The sudden erection of the statue was not only an act of studied provocation. As it was installed on state-land sans permission, it was also illegal. As the Town hovered on the edge of calamity, the Attorney General filed a case, seeking judicial permission to remove all unauthorised religious structures in the town. The Trincomalee magistrate granted the permission.
The judicial order was loudly decried by Sinhala supremacists of all stripes; JHU monk-parliamentarians disrupted parliamentary proceedings. The Chief Incumbent of the China Bay Temple petitioned the Supreme Court, against the AG and the UDA. Eventually a bench headed by Chief Justice Sarath N Silva gave the statue legal approval.
The Trincomalee Buddha statue is thus not a symbol of consensual peace or ethno-religious harmony. It was installed for the most profane of reasons, by opportunistic and voracious Sinhala politicians (lay and ordained) who misuse Buddhism to gain/hold power. It is also a symbol of Sinhala supremacism and of a Sinhala – as opposed to a Lankan – peace. The President’s needless endorsement of this divisive structure in his Independence Day speech is a coded-acceptance of the JHU/BBS vision of a Sinhala-supremacistSri Lanka.
Sinhala supremacists, even at their most venomously anti-minority, do not think they are being racist. According to their worldview, the Sinhala-Buddhists can never be racists; racism is a malady which can affect only the minorities. Thus there is no cognitive-dissonance in the likes of BBS/JHU calling themselves anti-racists, while accusing their minority-victims of being racists. Or in the fact that the BBS’s Facebook page contains resounding rejections of racism, cheek-by-jowl with crude anti-minority ranting[iii].
Or that President Rajapaksa rejected racism in a speech dripping with Sinhala-Buddhist supremacist symbolism.
Doing Business with Fanatics
The BBS, like its ideological progenitor the JHU, belongs to the global trend of temporal religious revivalism, which aims at making the state more religious and religion more political. This revanchist movement seeks to negate one of the most important legacies of the Enlightenment and the French Revolution – the secularisation of politics.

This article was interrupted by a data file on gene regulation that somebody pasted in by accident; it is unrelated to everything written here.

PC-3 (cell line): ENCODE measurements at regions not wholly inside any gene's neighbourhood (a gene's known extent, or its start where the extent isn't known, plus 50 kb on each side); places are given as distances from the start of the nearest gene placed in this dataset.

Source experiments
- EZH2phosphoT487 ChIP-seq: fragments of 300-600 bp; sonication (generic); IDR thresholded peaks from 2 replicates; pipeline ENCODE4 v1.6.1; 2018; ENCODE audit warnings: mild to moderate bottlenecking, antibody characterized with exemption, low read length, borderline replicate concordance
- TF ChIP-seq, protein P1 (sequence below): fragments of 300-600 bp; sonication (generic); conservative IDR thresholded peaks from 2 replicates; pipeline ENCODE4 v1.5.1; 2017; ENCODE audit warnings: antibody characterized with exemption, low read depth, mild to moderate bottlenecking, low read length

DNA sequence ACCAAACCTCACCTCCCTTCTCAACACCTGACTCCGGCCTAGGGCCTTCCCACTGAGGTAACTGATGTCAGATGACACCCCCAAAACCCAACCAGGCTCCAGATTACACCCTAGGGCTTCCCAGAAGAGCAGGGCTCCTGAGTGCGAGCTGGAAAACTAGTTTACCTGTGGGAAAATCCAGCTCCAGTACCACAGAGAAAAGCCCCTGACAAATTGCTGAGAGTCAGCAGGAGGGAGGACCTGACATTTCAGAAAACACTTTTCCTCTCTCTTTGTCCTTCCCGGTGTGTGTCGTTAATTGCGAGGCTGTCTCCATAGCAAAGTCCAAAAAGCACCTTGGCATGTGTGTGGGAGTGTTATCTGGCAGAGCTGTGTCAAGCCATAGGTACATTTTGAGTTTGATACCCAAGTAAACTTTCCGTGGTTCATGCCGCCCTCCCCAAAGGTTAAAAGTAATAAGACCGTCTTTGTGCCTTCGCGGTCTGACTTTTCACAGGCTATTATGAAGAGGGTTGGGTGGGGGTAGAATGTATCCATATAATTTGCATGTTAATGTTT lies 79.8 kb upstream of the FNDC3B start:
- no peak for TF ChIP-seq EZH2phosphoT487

In the post-Socialist world, religious over-determination had trumped ethnic-over-determination. Every major religion has staked out its ‘natural/hereditary’ territory and aims at claiming/reclaiming it for its beliefs and values – whether it is the American evangelicals, the ultra-right Catholics in Africa/South America, Afghan/Pakistani Taliban, the BJP in India or the JHU/BBS in Sri Lanka. They promote a brand of anti-secular, religious nationalism/patriotism based on the trinity of race-religion-armed forces. They promote a ‘politics of salvation’ (in the here-and-now, rather than in after-life). Their version of democracy is rule of, by and for the ‘chosen people’, chosen on the basis of primordial identities.
Bringing religion into the public sphere is a dangerous venture, politically, economically and socially. Extremism knows no limits; its constant search for the ‘other’ can threaten the very existence of pluralist societies, such asSri Lanka.
Currently the Rajapaksas might be puppet-masters and the BBS the puppet. The Siblings might be intending to use the BBS, asWashingtonthought to use Islamic extremism against the Soviets inAfghanistan; and the Mossad’s plan to use the Hamas to weaken the secular PLO. But it is a dangerous business, doing business with fanatics. Fanatics inhabit a different mental universe, a psychological-wasteland in which reason does not exist, excess is the norm and barbarity is permitted, against the ‘Inimical-Other’.
And once summoned, fanatics assume a life of their own, uncontrollable and uncontainable, even by their one-time masters.
[i] This event happened around 1747.